Eating tomatoes and broccoli together may offer better protection against cancer than eating either alone, say US researchers.
When combined with tomato, broccoli was even more powerful
Both are known to contain cancer-fighting chemicals, but the authors say when put together, they interact to maximise the effect.
Rats fed both foods together had less prostate cancer growth than rats fed either tomatoes or broccoli.
Dr John Erdman presented his findings at a US conference on food and cancer.
Dr Erdman, professor of Food Science and Human Nutrition at the University of Illinois, said: "We decided to look at these foods in combination because we believed it was a way to learn more about real diets eaten by real people.
"People don't eat nutrients, they eat food. And they don't eat one food, they eat many foods in combination."
His team had previously found rats fed lycopene - the chemical in tomatoes thought to fight cancer - were not afforded greater protection against prostate cancer.
But rats fed freeze-dried tomato powder, which contains the full range of vitamins and nutrients of normal tomatoes, were.
Similarly, the cancer-fighting compounds found in broccoli, called glucosinolates, have been shown to work better when they act with all of the other natural substances found in broccoli.
Dr Erdman's team examined how different food and nutrient combinations affected the growth of prostate tumours in rats.
Rats that ate a combination of broccoli and tomato powders had less growth of their tumours than rats who ate either of the two powders alone and rats given diets supplemented with lycopene.
A final group of rats was fed a normal diet and given a drug commonly prescribed to men with benign growth of the prostate which is also being tested for its potential to prevent prostate cancer.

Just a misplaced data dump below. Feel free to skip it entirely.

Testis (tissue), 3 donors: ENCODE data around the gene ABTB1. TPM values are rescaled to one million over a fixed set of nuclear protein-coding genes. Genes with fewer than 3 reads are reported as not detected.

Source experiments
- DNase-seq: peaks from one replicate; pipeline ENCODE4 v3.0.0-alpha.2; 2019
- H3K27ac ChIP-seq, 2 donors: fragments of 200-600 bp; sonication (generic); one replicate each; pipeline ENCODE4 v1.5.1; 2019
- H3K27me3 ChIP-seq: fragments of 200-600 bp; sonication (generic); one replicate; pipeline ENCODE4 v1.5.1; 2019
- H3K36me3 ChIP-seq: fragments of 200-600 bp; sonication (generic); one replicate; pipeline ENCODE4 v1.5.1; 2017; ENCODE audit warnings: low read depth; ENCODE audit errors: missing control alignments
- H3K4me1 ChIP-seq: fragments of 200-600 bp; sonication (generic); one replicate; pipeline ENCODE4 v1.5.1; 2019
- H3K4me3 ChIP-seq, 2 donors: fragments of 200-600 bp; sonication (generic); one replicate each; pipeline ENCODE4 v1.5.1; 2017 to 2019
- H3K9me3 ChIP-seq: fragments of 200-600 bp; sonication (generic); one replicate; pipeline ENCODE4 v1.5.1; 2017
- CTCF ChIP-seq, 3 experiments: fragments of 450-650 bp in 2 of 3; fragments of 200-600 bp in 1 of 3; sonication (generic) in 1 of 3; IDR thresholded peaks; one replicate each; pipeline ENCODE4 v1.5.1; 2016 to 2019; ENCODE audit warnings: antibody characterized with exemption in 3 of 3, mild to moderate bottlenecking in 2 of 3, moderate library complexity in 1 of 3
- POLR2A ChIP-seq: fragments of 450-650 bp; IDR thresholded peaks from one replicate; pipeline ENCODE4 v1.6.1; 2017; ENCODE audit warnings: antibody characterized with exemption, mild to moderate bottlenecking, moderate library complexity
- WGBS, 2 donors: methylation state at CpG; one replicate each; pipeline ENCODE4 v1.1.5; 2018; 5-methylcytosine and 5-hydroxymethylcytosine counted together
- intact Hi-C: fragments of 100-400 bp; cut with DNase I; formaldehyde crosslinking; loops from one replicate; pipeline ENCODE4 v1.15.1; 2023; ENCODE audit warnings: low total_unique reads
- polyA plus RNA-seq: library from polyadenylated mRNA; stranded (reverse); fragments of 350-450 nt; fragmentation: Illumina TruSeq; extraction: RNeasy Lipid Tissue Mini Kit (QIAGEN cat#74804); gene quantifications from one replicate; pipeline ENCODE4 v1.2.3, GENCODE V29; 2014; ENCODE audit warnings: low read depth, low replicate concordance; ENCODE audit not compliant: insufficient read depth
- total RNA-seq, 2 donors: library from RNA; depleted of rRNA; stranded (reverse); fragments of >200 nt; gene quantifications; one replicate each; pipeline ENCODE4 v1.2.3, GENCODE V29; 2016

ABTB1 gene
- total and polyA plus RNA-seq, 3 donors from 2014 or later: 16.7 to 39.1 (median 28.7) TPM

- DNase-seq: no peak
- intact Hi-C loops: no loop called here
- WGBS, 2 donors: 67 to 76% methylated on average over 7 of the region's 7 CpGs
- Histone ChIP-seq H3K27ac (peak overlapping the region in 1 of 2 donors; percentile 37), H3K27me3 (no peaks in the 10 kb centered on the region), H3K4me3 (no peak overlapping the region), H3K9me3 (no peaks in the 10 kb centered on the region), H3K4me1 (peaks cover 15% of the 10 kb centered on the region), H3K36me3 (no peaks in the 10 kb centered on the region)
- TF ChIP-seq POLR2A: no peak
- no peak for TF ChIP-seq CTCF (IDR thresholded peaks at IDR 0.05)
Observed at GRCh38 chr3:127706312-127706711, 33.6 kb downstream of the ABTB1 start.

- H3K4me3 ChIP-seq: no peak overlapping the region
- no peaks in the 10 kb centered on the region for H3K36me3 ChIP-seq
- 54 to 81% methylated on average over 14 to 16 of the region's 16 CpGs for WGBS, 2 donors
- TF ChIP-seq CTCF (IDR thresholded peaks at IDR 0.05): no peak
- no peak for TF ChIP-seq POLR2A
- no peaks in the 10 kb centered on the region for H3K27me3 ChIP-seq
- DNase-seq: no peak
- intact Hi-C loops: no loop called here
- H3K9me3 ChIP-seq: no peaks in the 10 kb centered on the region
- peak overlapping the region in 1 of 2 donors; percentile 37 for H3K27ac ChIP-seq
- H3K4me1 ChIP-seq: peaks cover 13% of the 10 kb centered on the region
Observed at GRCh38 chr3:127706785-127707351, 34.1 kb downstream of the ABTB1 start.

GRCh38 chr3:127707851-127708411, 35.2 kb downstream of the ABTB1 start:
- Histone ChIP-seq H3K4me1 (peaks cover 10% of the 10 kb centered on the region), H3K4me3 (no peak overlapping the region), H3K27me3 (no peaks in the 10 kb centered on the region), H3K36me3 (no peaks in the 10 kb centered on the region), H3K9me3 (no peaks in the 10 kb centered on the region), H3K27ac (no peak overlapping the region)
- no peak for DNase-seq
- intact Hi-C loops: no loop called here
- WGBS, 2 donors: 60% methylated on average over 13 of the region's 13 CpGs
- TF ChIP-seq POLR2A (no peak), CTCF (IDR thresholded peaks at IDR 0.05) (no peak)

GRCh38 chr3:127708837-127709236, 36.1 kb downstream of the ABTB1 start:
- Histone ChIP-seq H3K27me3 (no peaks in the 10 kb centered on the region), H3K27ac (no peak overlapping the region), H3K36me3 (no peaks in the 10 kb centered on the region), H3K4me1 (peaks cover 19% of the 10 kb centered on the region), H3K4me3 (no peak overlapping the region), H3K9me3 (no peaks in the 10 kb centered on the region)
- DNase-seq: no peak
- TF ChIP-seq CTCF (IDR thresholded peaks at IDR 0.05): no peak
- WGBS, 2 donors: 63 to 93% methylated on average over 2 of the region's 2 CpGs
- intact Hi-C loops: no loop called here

All of the other diets were better at preventing tumour growth than the drug.
Dr Erdman said: "These preliminary results suggest that there is, in fact, an interactive protective effect between tomatoes and broccoli.
"Separately, these two foods appear to have enormous cancer-fighting potential. Together, they bring out the best in each other and maximise the cancer-fighting effect," he said.
He said other plant food combinations - fruits, vegetables, whole grains and beans - were likely to have a similar effect.
Dr Emma Knight, Science Information Officer for Cancer Research UK says: "Experts believe that changes to our diet could help prevent around one-third of cancers.
"But the link between diet and cancer is complex and it is difficult to identify the precise components of a food responsible for any protective effect.
"This research supports previous dietary studies showing that eating a diet rich in vegetables and fruits protects men from prostate cancer.
"It also backs current thinking that interactions between different substances in the diet are important and that supplements are not necessarily effective in preventing cancer.
"The best practical advice remains to increase your intake of a wide variety of fruits and vegetables, a message that is reinforced by this study's findings," she said.
Dr Erdman spoke at the International Research Conference on Food, Nutrition, and Cancer, set up by the American Institute for Cancer Research and the World Cancer Research Fund International.
His findings will be published in the Journal of Nutrition in December.